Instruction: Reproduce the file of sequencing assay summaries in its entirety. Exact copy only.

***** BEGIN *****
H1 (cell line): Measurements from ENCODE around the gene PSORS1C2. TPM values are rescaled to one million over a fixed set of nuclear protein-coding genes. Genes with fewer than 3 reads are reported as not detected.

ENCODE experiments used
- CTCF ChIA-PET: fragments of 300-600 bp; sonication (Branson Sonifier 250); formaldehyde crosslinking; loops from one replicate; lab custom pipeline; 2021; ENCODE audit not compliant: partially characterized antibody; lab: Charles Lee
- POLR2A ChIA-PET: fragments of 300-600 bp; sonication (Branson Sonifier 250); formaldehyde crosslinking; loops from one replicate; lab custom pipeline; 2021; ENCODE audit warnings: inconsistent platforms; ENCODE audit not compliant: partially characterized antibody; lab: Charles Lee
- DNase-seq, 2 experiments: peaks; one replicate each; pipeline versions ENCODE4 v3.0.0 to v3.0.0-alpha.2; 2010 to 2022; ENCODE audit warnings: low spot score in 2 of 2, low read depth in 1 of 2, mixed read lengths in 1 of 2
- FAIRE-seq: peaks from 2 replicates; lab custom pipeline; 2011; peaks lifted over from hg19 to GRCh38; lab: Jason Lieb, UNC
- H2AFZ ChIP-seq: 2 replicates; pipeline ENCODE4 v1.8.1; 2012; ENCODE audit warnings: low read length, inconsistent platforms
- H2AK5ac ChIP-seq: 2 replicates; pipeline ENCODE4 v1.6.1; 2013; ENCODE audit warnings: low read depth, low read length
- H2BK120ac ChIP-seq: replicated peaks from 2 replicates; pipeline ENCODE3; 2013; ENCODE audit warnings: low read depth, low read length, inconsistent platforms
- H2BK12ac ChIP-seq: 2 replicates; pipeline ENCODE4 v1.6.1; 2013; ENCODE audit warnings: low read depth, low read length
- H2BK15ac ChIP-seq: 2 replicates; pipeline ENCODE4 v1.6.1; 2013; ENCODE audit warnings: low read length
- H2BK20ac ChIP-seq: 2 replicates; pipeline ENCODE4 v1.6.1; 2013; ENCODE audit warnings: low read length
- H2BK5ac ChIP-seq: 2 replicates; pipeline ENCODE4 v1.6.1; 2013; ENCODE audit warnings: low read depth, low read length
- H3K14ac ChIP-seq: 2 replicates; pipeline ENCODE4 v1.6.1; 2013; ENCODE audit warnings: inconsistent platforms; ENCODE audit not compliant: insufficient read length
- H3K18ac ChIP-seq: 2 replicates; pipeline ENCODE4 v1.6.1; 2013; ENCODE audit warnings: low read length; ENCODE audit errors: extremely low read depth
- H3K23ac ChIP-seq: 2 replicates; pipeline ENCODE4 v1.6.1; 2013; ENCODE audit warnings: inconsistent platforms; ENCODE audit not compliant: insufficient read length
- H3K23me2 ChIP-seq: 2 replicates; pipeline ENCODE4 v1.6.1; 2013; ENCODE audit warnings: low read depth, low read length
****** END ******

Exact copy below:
H1 (cell line): Measurements from ENCODE around the gene PSORS1C2. TPM values are rescaled to one million over a fixed set of nuclear protein-coding genes. Genes with fewer than 3 reads are reported as not detected.

ENCODE experiments used
- CTCF ChIA-PET: fragments of 300-600 bp; sonication (Branson Sonifier 250); formaldehyde crosslinking; loops from one replicate; lab custom pipeline; 2021; ENCODE audit not compliant: partially characterized antibody; lab: Charles Lee
- POLR2A ChIA-PET: fragments of 300-600 bp; sonication (Branson Sonifier 250); formaldehyde crosslinking; loops from one replicate; lab custom pipeline; 2021; ENCODE audit warnings: inconsistent platforms; ENCODE audit not compliant: partially characterized antibody; lab: Charles Lee
- DNase-seq, 2 experiments: peaks; one replicate each; pipeline versions ENCODE4 v3.0.0 to v3.0.0-alpha.2; 2010 to 2022; ENCODE audit warnings: low spot score in 2 of 2, low read depth in 1 of 2, mixed read lengths in 1 of 2
- FAIRE-seq: peaks from 2 replicates; lab custom pipeline; 2011; peaks lifted over from hg19 to GRCh38; lab: Jason Lieb, UNC
- H2AFZ ChIP-seq: 2 replicates; pipeline ENCODE4 v1.8.1; 2012; ENCODE audit warnings: low read length, inconsistent platforms
- H2AK5ac ChIP-seq: 2 replicates; pipeline ENCODE4 v1.6.1; 2013; ENCODE audit warnings: low read depth, low read length
- H2BK120ac ChIP-seq: replicated peaks from 2 replicates; pipeline ENCODE3; 2013; ENCODE audit warnings: low read depth, low read length, inconsistent platforms
- H2BK12ac ChIP-seq: 2 replicates; pipeline ENCODE4 v1.6.1; 2013; ENCODE audit warnings: low read depth, low read length
- H2BK15ac ChIP-seq: 2 replicates; pipeline ENCODE4 v1.6.1; 2013; ENCODE audit warnings: low read length
- H2BK20ac ChIP-seq: 2 replicates; pipeline ENCODE4 v1.6.1; 2013; ENCODE audit warnings: low read length
- H2BK5ac ChIP-seq: 2 replicates; pipeline ENCODE4 v1.6.1; 2013; ENCODE audit warnings: low read depth, low read length
- H3K14ac ChIP-seq: 2 replicates; pipeline ENCODE4 v1.6.1; 2013; ENCODE audit warnings: inconsistent platforms; ENCODE audit not compliant: insufficient read length
- H3K18ac ChIP-seq: 2 replicates; pipeline ENCODE4 v1.6.1; 2013; ENCODE audit warnings: low read length; ENCODE audit errors: extremely low read depth
- H3K23ac ChIP-seq: 2 replicates; pipeline ENCODE4 v1.6.1; 2013; ENCODE audit warnings: inconsistent platforms; ENCODE audit not compliant: insufficient read length
- H3K23me2 ChIP-seq: 2 replicates; pipeline ENCODE4 v1.6.1; 2013; ENCODE audit warnings: low read depth, low read length